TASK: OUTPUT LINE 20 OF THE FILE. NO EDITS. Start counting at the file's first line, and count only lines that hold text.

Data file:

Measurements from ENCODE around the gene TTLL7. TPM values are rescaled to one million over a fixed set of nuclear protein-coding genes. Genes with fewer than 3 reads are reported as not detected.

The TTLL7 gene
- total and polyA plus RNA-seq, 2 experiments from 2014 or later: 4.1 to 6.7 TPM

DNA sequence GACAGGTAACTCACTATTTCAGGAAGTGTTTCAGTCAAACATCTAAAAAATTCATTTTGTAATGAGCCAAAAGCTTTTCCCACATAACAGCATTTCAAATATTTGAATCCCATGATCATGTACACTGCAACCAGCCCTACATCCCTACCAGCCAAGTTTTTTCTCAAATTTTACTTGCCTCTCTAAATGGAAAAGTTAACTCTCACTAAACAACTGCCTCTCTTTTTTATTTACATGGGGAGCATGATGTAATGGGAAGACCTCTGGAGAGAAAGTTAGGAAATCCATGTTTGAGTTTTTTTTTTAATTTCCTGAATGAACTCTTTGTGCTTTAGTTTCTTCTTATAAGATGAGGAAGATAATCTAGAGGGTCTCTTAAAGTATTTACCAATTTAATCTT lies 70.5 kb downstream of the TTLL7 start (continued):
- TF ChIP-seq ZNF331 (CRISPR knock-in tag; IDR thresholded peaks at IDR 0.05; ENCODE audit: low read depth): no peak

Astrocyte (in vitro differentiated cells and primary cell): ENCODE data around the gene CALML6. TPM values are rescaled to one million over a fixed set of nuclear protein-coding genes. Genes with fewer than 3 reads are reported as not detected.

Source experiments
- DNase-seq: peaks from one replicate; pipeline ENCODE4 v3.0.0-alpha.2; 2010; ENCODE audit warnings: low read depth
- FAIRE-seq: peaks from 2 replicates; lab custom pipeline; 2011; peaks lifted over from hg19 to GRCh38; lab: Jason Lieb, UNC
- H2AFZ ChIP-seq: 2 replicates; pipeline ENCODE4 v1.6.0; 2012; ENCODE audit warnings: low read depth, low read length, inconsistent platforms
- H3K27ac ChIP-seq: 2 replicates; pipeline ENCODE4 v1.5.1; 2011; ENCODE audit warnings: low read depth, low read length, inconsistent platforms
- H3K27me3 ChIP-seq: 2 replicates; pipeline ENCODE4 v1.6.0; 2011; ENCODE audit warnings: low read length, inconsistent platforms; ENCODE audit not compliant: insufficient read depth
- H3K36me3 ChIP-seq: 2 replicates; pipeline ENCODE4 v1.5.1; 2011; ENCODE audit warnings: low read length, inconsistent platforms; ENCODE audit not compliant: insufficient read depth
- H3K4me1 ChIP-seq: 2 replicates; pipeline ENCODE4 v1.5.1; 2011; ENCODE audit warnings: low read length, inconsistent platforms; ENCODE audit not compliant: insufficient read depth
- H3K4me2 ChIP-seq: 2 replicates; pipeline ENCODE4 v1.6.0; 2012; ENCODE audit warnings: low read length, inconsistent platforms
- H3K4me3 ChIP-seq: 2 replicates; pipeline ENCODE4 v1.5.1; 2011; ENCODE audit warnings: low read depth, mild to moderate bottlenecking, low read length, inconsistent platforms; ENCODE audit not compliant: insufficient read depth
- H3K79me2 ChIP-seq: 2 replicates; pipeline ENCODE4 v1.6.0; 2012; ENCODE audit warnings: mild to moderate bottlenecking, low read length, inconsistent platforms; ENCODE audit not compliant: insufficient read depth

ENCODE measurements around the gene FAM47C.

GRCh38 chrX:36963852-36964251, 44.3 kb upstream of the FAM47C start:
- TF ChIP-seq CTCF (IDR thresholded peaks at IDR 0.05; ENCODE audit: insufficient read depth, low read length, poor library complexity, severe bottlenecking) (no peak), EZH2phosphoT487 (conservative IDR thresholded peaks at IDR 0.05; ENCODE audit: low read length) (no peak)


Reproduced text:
- TF ChIP-seq CTCF (IDR thresholded peaks at IDR 0.05; ENCODE audit: insufficient read depth, low read length, poor library complexity, severe bottlenecking) (no peak), EZH2phosphoT487 (conservative IDR thresholded peaks at IDR 0.05; ENCODE audit: low read length) (no peak)